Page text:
Friday, 04 December 2009

Marine Commander To President: Give Me More Afghanis, Not More Marines

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The commanding general of the Marine Corps in southern Afghanistan has a message for President Obama: We need more troops on the ground, but not ones with the Stars and Stripes on their uniforms.

Brigadier General Larry Nicholson said he appreciates the President’s efforts, but what he really needs are Afghan soldiers committed to the cause of their freedom as much as their American counterparts. “I got 10,000 Marines. I have 2,000 Afghans. I get asked all the time, ‘How many Afghans do you want?’ I want one to one. Every time one of our squads is going out, I want an Afghan squad with it,” General Nicholson told reporters from the Reuters news service.

Nicholson has a influential supporter on his side — Commander of U.S. Armed Forces in Afghanistan, General Stanley McChrystal. McChrystal expressed his goal to increase the number of Afghanis serving in the defense of their own country over the next four years, aiming for a total mission-ready native force of 400,000.

Line commanders in the area are struggling to overcome numerable obstacles in accomplishing their commanders’ objectives. Lieutenant Colonel Frank Jenior of the 82nd Airborne Division explained one of the theatre-specific problems impeding the effective training of Afghan recruits. “The biggest hurdle is trying to develop them [Afghan soldiers] while they’re in a fight everyday. The way our army trains back in the States, no one is shooting at us, so we can focus on training and developing our units. Here we’ve got to try and do that while they’re being shot at…”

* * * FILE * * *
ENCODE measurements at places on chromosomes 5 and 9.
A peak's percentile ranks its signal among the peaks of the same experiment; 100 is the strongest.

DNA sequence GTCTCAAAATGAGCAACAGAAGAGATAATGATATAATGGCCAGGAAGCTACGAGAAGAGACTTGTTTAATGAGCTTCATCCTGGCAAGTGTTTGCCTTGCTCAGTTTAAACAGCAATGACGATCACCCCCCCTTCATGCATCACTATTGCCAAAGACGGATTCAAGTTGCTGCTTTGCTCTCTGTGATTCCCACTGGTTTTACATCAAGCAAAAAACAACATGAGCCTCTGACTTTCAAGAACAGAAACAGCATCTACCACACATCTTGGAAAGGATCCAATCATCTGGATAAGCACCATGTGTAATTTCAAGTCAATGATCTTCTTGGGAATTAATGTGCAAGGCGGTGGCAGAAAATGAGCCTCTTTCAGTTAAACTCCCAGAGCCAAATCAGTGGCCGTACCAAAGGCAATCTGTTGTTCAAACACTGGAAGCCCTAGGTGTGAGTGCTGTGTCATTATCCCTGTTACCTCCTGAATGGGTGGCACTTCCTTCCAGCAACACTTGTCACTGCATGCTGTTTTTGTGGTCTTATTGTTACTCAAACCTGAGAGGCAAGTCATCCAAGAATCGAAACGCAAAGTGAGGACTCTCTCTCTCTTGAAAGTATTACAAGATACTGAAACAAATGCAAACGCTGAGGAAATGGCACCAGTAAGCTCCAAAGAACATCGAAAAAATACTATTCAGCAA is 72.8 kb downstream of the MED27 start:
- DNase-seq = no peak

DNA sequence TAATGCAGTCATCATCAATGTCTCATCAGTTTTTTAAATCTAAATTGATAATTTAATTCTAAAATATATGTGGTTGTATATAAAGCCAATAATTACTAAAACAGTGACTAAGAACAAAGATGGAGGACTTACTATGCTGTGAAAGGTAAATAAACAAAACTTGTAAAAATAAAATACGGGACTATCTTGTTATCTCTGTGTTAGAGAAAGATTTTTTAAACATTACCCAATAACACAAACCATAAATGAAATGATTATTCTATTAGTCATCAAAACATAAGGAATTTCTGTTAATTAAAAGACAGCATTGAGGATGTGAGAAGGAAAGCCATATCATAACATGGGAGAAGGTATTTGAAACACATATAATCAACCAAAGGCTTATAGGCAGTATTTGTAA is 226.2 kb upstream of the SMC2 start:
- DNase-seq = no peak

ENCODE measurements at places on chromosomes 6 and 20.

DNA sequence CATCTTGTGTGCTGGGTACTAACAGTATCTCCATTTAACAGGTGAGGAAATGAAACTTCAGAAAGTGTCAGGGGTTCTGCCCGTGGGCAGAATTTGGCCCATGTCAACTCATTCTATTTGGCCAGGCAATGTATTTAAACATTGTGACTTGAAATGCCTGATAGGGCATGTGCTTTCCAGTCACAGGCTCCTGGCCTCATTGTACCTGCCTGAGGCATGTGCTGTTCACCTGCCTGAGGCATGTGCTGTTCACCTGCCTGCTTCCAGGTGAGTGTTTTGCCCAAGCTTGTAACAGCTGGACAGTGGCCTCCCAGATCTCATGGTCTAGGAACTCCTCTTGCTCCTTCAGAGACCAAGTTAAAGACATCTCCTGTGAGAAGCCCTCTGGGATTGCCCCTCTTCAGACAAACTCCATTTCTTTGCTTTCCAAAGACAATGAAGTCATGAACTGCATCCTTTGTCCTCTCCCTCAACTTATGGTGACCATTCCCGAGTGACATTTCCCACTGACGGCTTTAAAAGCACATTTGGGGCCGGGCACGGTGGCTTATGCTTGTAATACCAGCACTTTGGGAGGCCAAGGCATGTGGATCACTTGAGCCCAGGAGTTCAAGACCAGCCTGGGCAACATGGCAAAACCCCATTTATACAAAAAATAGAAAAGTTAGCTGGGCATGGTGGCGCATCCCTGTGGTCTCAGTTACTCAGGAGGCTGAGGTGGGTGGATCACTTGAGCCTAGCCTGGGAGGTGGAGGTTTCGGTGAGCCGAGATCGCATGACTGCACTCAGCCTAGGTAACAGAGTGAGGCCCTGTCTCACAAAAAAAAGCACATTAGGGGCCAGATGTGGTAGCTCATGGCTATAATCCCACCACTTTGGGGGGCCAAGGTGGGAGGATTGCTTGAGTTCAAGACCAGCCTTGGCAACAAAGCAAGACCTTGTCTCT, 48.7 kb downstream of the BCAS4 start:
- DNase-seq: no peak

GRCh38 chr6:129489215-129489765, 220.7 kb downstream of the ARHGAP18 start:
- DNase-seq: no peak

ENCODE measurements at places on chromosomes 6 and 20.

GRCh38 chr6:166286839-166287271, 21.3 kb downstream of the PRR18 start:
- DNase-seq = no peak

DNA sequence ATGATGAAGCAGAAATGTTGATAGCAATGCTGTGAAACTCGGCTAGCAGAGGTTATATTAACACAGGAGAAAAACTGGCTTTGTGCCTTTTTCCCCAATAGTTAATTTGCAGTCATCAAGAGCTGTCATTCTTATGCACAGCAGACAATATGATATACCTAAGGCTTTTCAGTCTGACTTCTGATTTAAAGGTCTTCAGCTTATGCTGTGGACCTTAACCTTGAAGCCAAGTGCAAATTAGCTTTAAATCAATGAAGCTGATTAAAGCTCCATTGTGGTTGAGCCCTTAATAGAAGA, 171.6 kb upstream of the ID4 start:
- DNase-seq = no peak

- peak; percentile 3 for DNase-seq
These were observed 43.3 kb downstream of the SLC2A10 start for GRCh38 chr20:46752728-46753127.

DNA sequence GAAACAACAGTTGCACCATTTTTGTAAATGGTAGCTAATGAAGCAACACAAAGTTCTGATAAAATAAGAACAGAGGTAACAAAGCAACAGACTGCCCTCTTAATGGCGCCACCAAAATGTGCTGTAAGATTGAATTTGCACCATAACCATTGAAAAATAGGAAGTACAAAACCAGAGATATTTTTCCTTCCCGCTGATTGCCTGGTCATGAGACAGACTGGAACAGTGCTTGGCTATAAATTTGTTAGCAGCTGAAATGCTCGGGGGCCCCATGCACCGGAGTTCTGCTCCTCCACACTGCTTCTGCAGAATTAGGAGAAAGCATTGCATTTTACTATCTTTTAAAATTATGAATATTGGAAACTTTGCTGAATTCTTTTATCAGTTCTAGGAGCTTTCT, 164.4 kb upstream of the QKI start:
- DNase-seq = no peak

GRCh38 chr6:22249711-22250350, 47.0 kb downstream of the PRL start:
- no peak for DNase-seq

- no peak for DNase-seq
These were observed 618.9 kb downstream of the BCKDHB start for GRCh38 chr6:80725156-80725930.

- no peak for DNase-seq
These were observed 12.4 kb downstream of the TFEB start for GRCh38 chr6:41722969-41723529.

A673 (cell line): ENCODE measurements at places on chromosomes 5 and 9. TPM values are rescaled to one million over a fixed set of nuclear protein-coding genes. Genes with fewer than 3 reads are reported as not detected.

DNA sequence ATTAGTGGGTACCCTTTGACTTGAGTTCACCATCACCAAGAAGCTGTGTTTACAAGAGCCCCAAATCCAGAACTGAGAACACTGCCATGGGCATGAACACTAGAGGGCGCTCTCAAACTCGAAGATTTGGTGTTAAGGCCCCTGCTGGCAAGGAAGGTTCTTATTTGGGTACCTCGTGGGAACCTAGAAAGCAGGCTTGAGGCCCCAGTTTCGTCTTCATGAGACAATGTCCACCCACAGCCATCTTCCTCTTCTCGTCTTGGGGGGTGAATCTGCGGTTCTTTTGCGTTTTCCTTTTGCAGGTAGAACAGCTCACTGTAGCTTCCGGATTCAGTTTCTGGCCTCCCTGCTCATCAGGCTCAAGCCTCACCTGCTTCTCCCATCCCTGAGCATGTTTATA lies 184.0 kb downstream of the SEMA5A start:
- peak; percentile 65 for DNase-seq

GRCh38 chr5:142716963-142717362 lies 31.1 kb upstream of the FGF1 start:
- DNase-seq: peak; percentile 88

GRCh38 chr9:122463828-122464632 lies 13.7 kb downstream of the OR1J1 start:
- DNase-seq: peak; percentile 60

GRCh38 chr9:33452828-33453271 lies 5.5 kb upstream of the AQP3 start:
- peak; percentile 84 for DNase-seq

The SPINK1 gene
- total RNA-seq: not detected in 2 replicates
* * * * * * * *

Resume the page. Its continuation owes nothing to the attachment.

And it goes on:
As mentioned in an earlier article on the subject, perhaps the most demoralizing setback in the quest to drill and deploy Afghanis is the desertion rate among their ranks. An American officer assigned to mentor the 205th Afghan National Army Corps admitted that tribal animosity, corruption, and low pay contribute to an anemia in the Afghan forces that cannot be stanched by any amount of professional training or pay raises (the U.S. government, the source of the Afghan soldiers’ salaries, recently announced a wage increase to $165 a month).

Perhaps the most pernicious of all the impediments to adherence to the President’s timetable for transferring absolute responsibility for security and defense to native military and police forces is the fact that the fighters most prone to fleeing are those who come from and serve in southern Afghanistan, home to the bloodiest violence and the boldest Taliban resurgence. When faced with killing their countrymen or abandoning their unit, the Afghanis trained by exasperated U.S. professional military men and paid by the already overburdened U.S. taxpayers, so often choose the latter.

When reading these reports filed by U.S. officers, one can sense their genuine frustration. Regardless, they keep trying, doing their best to honor the unmatched service standards of the American fighting man. And with so many of those armed and educated by American treasure and guarded with American blood turning traitor, one wonders if we are merely sharpening the swords of students that will one day be turned on the teachers.

Photo: AP Images

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